How to Manage Stress As a Teacher

non dual teachers is a highly stressful job and is not, contrary to popular belief, an easy “half-day job with lots of paid vacation time.” Teachers on average, spend seven hours a day providing tuition and entertainment to groups of sometimes ill-behaved and disinterested students. After this they spend time on extra-mural activities, some of which they have no training for. Then they return home with piles of marking and related administrative tasks; after which they must once again prepare the content and resources for the following day’s lessons.

New teachers then need to enter the profession with their eyes wide open. Sensible school managers will spend time inducting new staff members into the school and profession. A well-structured orientation course will relieve much of the potential stress a new teacher will face. A new teacher should only be assigned classes which he or she is qualified to teach, to alleviate the stress of preparation. If the school Principal is too busy to walk the new staff member through the first two or three weeks of the quarter, a sensitive and empathetic more experienced teacher should be identified as a “mother-hen” to assist the “newbie”.

One of the greatest stressors identified by teachers the world over is classroom management regarding discipline and student behaviour, or misbehaviour. Teachers new to the profession or the particular school, need to be trained in the specific disciplinary procedures used at the institution. The age-old advice “Don’t smile until Christmas” should be emphasised at the outset. A firm, consistent, no-nonsense will be tolerated approach from day one will ensure that teaching and learning can take place, without unnecessary interruptions.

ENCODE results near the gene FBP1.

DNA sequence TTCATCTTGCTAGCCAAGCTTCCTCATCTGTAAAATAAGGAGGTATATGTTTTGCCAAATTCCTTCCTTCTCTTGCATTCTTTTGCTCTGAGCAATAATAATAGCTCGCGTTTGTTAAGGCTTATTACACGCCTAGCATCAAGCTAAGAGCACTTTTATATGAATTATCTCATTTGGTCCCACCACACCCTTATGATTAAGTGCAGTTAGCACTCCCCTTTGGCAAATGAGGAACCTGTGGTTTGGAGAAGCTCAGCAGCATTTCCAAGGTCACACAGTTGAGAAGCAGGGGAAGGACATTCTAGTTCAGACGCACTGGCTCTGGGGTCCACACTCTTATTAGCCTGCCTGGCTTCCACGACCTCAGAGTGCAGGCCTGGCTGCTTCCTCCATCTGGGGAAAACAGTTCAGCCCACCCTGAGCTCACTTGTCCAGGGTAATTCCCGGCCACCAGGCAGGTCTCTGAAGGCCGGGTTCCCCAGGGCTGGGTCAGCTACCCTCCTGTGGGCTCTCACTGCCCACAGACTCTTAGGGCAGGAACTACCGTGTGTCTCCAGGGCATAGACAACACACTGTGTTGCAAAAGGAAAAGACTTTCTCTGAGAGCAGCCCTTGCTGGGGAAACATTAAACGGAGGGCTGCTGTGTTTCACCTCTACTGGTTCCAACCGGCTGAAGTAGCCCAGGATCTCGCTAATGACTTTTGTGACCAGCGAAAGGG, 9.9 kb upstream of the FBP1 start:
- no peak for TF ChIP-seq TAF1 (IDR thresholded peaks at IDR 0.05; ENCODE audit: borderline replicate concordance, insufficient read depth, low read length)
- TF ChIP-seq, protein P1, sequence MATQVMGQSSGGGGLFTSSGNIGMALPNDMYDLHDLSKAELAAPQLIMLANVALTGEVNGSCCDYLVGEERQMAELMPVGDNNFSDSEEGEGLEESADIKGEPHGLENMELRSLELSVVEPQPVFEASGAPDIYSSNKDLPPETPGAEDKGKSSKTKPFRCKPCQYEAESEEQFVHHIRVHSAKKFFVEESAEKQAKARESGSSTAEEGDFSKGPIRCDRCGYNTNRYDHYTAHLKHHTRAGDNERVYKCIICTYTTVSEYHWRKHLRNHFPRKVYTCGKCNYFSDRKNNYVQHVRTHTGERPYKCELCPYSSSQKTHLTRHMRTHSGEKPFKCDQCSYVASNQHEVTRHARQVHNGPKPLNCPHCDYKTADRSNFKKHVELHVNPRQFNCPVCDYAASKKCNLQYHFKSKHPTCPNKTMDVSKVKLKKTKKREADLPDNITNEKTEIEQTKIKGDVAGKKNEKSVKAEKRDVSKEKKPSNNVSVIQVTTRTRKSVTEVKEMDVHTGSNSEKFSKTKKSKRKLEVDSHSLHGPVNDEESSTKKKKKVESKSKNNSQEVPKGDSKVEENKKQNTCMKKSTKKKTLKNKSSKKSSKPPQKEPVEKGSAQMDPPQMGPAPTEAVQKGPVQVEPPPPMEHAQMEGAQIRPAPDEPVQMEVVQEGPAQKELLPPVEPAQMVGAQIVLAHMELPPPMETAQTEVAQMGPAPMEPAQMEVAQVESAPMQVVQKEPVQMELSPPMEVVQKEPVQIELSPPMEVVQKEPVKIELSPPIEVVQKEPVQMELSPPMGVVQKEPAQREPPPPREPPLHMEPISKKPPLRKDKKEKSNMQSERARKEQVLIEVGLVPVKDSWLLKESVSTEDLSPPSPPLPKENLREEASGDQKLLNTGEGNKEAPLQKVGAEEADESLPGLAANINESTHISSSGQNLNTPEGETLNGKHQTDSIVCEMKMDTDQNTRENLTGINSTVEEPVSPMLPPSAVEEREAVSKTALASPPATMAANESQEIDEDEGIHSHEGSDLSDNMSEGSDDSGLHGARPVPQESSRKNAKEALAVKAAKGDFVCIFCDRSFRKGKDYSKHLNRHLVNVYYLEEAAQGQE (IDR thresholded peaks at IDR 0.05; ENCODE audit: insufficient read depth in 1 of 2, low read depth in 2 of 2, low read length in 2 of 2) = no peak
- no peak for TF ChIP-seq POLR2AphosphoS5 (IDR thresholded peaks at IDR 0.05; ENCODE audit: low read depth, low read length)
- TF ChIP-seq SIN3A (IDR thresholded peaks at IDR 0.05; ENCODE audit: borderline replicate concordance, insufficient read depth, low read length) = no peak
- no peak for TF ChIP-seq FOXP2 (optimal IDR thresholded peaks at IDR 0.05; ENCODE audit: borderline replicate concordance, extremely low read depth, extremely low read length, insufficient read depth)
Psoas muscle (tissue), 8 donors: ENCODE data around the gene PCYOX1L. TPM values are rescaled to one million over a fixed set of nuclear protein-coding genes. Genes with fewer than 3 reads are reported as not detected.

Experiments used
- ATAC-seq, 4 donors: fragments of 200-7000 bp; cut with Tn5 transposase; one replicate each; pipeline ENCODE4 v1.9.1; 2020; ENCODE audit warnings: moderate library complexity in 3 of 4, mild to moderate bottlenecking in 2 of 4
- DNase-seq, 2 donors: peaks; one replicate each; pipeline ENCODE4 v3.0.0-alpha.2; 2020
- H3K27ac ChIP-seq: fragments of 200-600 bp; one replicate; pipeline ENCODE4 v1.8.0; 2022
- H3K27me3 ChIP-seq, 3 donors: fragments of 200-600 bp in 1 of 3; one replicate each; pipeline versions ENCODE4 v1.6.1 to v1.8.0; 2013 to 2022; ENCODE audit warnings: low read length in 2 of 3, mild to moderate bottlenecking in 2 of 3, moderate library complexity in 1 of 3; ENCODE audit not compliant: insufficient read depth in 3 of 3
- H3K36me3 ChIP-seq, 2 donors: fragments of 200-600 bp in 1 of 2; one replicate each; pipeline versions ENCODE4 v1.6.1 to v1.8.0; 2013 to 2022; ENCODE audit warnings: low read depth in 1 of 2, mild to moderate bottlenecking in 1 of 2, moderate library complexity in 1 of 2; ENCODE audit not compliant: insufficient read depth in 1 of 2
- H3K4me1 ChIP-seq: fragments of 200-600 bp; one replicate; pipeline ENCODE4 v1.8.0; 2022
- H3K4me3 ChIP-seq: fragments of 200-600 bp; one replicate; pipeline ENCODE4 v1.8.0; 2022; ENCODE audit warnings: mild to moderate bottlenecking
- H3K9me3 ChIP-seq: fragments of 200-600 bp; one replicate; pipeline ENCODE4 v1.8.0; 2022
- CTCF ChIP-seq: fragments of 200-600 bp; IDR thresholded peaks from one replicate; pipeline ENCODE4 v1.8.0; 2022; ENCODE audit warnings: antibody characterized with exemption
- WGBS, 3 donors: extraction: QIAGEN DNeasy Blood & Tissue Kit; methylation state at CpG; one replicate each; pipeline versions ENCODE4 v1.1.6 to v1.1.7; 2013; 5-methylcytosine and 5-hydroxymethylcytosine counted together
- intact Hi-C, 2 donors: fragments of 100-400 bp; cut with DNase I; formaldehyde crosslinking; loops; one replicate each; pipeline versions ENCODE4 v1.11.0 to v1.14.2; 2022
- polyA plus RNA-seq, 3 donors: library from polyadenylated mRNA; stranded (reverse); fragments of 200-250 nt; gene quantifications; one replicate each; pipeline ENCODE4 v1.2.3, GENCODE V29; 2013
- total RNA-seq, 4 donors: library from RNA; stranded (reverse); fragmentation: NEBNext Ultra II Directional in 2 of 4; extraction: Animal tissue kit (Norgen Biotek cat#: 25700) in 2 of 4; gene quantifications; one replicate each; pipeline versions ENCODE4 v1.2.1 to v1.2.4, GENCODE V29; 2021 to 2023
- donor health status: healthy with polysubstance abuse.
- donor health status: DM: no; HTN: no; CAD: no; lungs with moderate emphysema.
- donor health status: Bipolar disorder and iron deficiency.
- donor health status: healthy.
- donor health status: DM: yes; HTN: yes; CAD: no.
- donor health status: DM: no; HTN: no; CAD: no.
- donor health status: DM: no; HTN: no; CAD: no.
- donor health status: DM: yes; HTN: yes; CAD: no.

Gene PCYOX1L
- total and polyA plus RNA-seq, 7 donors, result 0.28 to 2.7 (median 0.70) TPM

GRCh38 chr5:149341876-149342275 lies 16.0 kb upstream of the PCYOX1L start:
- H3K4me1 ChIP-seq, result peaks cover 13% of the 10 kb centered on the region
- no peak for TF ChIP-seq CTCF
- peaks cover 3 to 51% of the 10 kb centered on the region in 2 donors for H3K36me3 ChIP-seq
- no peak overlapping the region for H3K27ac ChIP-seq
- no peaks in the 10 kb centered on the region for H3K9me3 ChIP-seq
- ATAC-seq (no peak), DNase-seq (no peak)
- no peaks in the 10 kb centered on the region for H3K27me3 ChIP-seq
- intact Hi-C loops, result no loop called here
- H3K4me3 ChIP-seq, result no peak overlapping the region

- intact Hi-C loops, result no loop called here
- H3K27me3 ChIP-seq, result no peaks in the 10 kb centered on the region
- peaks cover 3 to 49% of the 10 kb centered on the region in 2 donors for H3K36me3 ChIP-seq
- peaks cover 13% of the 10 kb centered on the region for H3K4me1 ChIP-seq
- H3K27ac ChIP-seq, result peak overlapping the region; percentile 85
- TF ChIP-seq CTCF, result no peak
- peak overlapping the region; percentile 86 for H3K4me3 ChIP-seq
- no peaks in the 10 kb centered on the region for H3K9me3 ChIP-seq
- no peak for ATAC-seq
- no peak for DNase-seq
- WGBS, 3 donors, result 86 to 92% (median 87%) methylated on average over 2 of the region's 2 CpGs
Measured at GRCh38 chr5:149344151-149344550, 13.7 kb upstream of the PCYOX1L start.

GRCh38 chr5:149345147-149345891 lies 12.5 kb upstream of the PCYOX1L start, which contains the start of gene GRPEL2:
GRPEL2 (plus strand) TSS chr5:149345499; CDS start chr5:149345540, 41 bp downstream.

To avoid the stress of ill-disciplined students, teachers need to be well-prepared for every class. An experienced teacher will always keep a store of resources on hand to fill any “free time” resulting from a lesson which does not take as long as anticipated. If the average attention span of the class as a whole is fifteen minutes, then teachers should prepare a series of related, but varied activities for every lesson. If a teacher-tell approach is the greatest trigger for misbehaviour then this strategy should be minimised. The lesson could begin with teacher-tell, move to ten minutes of group work, shift to whole class participation activities, then move to individual paper and pen work.

Teachers should remember that slower students and those who finish tasks more quickly than the rest need to be accommodated in the lesson planning stages. Students who have nothing to do or who have been left behind, create disturbances in the classroom. Disturbances in the classroom lead to heightened stress for teachers. An organised teacher will spend time with slower students while the class is engaged in individual work. Resources such as subject-related reading cards should always be available for the more advanced students. Among these resources one can include crossword puzzles, word searches and similar fun activities for completion. A system of class rewards linked to extra work completed could be implemented too.

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